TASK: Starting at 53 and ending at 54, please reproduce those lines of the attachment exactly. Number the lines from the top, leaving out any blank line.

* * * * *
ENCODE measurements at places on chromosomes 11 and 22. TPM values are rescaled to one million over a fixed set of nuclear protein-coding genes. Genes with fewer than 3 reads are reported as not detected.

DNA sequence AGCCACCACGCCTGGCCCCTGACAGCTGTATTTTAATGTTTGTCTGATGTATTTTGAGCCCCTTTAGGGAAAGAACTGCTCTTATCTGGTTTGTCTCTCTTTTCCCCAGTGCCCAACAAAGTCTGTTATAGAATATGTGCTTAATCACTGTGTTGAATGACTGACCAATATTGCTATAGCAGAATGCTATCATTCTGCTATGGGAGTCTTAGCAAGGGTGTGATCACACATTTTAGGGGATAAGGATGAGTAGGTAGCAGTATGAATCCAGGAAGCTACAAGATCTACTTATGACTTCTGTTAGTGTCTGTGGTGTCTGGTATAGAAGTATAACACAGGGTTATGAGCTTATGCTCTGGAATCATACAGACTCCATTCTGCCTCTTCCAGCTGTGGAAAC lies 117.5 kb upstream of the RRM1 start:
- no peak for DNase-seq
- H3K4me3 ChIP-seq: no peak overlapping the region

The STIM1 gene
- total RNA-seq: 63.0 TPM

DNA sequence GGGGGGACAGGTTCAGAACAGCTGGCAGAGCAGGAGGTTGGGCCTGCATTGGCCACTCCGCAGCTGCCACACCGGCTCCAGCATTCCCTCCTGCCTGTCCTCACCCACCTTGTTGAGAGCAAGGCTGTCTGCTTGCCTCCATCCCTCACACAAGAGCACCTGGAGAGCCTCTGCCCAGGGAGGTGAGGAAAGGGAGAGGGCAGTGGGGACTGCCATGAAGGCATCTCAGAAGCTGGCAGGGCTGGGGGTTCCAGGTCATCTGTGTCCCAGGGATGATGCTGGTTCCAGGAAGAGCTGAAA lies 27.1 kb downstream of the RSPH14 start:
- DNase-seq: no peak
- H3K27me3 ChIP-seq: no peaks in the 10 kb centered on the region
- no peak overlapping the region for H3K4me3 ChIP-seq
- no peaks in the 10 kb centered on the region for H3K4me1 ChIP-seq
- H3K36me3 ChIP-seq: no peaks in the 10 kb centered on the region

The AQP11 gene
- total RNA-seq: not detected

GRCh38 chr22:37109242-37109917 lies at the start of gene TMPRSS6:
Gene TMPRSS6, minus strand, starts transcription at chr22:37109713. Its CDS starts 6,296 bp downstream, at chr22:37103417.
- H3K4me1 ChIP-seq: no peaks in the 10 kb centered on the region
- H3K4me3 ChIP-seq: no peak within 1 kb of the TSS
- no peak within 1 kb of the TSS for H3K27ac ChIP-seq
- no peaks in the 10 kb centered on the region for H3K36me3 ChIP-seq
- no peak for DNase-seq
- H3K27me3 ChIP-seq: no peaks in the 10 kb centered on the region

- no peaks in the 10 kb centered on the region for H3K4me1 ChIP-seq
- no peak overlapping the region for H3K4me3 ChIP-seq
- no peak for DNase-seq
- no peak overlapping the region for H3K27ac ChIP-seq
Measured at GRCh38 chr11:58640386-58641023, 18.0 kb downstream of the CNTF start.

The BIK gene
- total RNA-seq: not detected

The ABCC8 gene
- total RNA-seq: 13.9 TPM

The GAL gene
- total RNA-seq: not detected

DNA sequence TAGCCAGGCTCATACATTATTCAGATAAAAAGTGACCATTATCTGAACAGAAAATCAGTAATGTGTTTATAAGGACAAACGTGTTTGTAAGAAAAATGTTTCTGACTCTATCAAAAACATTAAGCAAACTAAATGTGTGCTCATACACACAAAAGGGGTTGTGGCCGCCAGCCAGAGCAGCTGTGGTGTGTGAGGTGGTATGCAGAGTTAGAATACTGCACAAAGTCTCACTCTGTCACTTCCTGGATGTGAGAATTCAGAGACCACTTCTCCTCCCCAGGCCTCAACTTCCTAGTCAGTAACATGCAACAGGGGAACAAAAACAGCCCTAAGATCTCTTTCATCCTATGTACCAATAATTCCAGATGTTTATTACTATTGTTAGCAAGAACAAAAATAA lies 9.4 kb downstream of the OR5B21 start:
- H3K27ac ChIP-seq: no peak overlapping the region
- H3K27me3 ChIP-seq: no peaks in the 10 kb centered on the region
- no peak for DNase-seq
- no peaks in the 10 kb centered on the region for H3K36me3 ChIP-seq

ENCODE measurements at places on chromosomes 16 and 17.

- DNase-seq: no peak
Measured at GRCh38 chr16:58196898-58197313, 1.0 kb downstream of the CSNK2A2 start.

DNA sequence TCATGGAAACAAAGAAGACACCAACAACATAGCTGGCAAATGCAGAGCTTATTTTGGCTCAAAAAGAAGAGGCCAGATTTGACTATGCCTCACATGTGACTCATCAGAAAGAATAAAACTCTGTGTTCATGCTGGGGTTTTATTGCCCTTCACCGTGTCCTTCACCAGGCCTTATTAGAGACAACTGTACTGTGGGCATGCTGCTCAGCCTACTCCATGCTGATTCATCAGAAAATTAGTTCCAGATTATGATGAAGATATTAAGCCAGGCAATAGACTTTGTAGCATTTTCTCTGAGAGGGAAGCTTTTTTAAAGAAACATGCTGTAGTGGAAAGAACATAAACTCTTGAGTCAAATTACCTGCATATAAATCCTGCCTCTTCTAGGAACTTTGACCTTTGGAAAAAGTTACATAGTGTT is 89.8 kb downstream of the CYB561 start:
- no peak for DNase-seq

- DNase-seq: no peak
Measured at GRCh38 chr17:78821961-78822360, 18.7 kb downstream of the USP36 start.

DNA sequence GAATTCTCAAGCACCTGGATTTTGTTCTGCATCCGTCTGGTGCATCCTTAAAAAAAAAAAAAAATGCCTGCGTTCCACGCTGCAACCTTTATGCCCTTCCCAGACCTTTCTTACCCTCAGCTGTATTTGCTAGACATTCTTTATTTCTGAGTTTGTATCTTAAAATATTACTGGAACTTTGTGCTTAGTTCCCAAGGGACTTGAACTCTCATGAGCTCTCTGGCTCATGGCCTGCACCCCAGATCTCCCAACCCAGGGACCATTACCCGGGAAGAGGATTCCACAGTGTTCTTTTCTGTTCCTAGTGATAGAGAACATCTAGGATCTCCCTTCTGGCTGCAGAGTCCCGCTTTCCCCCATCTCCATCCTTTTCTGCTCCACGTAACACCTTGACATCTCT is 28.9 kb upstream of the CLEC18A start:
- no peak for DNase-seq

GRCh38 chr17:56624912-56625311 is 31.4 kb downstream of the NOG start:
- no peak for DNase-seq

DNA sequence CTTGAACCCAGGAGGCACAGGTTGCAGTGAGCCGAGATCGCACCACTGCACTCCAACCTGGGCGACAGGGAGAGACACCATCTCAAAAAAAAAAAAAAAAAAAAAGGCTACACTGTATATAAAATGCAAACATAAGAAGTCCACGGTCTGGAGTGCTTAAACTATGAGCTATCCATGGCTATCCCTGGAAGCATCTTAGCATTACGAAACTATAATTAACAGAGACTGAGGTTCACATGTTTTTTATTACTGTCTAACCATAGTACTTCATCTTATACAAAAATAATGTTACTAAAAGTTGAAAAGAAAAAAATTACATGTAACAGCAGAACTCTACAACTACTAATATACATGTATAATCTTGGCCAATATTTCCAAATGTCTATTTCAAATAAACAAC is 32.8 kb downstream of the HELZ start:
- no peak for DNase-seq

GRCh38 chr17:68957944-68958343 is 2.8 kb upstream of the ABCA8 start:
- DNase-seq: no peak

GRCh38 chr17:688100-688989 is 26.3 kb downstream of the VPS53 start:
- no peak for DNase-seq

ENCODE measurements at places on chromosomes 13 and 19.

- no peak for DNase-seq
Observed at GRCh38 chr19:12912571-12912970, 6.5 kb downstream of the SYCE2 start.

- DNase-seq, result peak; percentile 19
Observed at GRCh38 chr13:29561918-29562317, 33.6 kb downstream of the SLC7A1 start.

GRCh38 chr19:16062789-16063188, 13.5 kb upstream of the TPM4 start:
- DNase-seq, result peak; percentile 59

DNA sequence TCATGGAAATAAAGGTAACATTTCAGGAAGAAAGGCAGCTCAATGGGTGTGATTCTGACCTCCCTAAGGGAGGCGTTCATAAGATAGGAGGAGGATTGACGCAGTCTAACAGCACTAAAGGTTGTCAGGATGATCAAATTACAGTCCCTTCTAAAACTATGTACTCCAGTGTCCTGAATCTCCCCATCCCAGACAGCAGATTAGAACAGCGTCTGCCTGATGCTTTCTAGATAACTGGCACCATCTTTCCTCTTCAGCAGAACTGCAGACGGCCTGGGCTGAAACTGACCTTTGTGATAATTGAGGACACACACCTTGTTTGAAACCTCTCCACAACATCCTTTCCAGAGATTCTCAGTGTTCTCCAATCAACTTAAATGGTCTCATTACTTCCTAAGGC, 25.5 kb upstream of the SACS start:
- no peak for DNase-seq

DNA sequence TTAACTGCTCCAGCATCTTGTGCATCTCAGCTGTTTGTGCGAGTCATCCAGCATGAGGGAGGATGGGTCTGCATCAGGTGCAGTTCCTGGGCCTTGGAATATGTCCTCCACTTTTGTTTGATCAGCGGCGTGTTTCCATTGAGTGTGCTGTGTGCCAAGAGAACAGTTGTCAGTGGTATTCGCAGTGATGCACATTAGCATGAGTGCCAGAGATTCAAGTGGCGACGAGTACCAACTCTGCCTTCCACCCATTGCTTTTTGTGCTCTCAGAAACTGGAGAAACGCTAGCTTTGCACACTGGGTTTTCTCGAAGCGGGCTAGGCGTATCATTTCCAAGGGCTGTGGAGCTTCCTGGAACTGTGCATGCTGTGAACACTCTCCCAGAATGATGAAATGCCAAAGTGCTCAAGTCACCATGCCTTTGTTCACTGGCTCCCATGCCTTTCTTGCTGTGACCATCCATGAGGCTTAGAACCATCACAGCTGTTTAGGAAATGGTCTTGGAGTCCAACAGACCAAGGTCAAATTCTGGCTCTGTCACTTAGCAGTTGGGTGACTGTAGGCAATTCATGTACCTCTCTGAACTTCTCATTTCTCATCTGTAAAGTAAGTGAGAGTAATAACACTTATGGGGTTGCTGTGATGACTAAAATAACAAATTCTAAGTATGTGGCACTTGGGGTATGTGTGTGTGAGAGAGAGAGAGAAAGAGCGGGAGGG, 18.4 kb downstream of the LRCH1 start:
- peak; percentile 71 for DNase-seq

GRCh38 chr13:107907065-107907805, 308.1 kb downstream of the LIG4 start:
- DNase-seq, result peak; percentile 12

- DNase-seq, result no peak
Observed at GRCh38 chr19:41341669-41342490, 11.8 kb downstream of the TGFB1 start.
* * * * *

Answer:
- DNase-seq: no peak

GRCh38 chr17:688100-688989 is 26.3 kb downstream of the VPS53 start: